Involving lay community researchers in epidemiological research: experiences from a seroprevalence study among sub-Saharan African migrants: experiences from a seroprevalence study among sub-Saharan African migrants

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Abstract

Community-based participatory research (CBPR) has received considerable attention during past decades as a method to increase community ownership in research and prevention. We discuss its application to epidemiological research using the case of second-generation surveillance conducted among sub-Saharan African (SSA) migrants in Antwerp city. To inform evidence-based prevention planning for this target group, this HIV-prevalence study used two-stage time-location sampling preceded by formative research. Extensive collaborative partnerships were built with community organizations, a Community Advisory Board provided input throughout the project, and community researchers were trained to participate in all phases of the seroprevalence study. Valid oral fluid samples for HIV testing were collected among 717 SSA migrants and linked to behavioural data assessed through an anonymous survey between December 2013 and August 2014. A qualitative content analysis of various data sources (extensive field notes, minutes of intervision, and training protocols) collected at 77 data collection visits in 51 settings was carried out to describe experiences with challenges and opportunities inherent to the CBPR approach at three crucial stages of the research process: building collaborative partnerships; implementing the study; dissemination of findings including prevention planning. The results show that CBPR is feasible in conducting scientifically sound epidemiological research, but certain requirements need to be in place. These include among others sufficient resources to train, coordinate, and supervise community researchers; continuity in the implementation; transparency about decision-taking and administrative procedures, and willingness to share power and control over the full research process. CBPR contributed to empowering community researchers on a personal level, and to create greater HIV prevention demand in the SSA communities.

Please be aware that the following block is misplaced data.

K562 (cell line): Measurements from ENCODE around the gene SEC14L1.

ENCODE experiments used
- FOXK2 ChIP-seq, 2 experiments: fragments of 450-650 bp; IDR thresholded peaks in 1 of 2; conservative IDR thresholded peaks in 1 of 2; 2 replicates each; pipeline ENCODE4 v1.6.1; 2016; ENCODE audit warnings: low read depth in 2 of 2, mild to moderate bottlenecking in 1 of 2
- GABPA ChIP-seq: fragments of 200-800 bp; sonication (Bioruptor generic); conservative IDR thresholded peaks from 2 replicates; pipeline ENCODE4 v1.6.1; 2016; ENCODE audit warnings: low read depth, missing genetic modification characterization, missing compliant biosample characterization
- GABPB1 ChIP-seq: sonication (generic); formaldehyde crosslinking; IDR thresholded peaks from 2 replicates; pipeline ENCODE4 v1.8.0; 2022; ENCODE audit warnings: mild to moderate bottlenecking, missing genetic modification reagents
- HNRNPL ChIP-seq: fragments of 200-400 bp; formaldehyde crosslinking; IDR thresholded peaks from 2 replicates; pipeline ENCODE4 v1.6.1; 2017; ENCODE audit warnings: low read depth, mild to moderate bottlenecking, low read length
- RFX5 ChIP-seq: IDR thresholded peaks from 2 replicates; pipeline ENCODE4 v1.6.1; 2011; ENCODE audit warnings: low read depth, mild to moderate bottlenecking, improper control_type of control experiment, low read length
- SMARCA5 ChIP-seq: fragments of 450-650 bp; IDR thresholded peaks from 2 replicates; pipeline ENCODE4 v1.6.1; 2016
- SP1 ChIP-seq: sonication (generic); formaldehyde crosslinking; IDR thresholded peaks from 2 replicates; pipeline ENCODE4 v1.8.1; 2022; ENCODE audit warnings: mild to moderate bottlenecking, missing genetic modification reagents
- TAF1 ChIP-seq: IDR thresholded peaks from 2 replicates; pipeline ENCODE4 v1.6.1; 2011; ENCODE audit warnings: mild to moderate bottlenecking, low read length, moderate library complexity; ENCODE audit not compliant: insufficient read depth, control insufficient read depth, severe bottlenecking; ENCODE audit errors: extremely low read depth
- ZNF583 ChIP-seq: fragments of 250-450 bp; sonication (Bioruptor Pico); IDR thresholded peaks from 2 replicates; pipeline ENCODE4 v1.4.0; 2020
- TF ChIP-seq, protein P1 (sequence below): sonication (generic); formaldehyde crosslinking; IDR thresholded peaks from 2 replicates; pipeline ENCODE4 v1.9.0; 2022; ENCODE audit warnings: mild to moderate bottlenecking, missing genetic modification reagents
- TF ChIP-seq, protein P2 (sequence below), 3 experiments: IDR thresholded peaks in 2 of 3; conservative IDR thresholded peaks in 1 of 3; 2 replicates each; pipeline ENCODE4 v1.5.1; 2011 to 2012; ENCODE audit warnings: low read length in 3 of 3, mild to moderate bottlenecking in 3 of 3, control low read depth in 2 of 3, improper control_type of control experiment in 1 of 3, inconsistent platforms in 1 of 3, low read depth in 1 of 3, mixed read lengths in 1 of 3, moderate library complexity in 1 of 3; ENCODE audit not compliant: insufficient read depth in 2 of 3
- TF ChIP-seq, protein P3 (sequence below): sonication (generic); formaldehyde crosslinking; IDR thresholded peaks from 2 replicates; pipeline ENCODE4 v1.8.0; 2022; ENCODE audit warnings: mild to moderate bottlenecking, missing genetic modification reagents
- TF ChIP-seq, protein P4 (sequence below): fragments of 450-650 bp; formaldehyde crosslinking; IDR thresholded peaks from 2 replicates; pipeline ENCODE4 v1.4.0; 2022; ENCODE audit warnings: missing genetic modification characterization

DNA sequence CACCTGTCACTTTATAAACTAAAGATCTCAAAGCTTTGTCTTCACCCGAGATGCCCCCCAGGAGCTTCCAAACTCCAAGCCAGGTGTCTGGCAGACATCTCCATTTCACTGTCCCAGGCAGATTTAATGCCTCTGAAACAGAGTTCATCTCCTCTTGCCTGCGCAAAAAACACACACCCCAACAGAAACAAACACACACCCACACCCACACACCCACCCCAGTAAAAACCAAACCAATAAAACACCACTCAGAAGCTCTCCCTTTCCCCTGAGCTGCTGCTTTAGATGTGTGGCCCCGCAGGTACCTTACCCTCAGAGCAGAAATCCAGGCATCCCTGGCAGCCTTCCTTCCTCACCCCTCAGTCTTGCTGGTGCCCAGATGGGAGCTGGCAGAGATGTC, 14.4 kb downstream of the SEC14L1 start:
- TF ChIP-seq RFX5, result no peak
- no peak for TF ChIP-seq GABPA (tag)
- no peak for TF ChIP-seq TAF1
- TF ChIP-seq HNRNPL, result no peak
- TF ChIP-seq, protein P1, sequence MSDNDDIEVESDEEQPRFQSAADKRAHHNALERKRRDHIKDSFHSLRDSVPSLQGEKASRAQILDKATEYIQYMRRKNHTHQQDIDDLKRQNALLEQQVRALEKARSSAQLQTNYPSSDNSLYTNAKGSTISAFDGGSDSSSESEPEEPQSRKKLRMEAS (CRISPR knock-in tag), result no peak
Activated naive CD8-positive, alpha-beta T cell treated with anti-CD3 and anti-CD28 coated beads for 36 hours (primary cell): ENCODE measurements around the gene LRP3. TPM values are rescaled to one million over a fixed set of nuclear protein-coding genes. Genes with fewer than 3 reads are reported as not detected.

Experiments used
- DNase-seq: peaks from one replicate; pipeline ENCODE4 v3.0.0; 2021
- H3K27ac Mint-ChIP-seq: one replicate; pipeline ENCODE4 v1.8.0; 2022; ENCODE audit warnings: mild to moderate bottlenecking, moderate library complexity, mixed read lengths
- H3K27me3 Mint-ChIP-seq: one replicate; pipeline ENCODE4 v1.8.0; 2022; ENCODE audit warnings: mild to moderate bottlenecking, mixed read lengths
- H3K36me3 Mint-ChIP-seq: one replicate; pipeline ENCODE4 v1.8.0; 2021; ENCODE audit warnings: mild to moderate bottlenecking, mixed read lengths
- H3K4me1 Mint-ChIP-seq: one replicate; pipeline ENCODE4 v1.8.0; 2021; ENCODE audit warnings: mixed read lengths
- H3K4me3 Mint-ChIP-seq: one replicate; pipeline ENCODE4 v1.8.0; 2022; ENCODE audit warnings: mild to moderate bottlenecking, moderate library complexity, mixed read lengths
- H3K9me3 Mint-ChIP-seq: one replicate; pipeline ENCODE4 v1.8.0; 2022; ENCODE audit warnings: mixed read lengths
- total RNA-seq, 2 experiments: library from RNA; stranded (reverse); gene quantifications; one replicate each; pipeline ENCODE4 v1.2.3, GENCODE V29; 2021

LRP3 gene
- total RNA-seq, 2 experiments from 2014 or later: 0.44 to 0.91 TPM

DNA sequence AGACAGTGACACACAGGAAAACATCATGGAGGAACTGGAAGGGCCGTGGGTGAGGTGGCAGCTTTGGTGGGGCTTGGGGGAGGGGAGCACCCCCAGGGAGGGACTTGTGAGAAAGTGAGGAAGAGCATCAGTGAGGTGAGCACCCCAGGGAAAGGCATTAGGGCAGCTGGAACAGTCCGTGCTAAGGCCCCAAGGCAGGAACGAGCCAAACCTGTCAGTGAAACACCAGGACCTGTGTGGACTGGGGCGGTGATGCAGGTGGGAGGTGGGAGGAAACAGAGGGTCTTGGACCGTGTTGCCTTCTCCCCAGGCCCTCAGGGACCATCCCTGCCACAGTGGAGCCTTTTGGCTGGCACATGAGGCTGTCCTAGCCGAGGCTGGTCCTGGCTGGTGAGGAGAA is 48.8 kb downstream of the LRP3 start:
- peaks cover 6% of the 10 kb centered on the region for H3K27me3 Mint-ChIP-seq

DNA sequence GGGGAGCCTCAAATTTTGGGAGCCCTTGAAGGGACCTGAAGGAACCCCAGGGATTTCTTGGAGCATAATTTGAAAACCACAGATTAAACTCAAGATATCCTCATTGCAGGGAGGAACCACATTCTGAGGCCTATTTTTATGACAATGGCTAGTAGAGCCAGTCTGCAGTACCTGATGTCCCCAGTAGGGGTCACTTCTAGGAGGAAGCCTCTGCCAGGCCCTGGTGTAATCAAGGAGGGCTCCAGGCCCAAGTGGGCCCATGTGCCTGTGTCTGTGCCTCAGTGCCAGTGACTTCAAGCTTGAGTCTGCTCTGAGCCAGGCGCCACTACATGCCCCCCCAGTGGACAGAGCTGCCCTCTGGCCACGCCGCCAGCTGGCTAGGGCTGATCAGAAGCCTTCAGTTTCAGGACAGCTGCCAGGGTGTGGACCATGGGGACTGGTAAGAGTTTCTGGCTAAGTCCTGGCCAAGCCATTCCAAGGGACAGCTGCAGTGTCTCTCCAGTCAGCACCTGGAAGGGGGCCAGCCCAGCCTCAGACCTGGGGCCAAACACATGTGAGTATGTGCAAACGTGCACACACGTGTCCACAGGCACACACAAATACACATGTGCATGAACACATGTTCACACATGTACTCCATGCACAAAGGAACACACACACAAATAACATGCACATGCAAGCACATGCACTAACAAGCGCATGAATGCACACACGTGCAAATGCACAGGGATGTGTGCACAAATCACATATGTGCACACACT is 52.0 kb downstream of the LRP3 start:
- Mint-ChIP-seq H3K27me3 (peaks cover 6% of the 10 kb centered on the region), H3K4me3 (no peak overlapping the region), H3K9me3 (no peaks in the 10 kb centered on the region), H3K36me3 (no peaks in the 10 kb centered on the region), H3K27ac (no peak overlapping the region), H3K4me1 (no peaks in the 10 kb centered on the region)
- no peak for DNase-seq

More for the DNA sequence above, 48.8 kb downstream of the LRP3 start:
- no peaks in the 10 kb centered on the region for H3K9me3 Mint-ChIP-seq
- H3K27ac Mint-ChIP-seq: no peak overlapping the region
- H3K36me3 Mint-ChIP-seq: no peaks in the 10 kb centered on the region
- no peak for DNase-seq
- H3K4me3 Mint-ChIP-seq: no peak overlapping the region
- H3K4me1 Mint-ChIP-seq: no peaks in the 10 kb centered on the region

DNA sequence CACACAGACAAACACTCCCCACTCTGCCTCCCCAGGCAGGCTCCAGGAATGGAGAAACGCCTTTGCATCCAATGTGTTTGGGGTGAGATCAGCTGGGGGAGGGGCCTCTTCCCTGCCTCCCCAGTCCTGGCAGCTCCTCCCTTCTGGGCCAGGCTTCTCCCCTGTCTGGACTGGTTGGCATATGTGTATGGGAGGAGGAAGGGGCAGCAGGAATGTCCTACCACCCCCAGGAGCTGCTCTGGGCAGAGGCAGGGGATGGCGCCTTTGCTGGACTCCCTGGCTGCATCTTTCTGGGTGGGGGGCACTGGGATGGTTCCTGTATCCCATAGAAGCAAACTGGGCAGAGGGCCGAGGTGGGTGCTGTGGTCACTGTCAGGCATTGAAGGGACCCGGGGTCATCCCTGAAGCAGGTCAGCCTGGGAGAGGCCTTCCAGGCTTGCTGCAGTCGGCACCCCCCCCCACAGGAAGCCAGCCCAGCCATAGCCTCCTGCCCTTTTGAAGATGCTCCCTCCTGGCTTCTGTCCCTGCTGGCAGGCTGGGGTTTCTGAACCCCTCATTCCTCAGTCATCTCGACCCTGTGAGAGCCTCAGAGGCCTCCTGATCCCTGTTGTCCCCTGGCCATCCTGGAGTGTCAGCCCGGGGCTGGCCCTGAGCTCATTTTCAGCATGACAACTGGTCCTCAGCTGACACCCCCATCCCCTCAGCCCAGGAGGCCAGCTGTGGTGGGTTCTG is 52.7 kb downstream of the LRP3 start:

Original languageEnglish
JournalAIDS Care
Volume28
Issue numberSuppl. 1
Pages (from-to)119-123
Number of pages5
ISSN0954-0121
DOIs
Publication statusPublished - 2016

Keywords

  • Africa South of the Sahara
  • African Continental Ancestry Group
  • Belgium
  • Community-Based Participatory Research
  • Cooperative Behavior
  • Cultural Competency
  • HIV Infections
  • Health Services Research
  • Humans
  • Qualitative Research
  • Seroepidemiologic Studies
  • Surveys and Questionnaires
  • Transients and Migrants
  • Journal Article
  • Research Support, Non-U.S. Gov't

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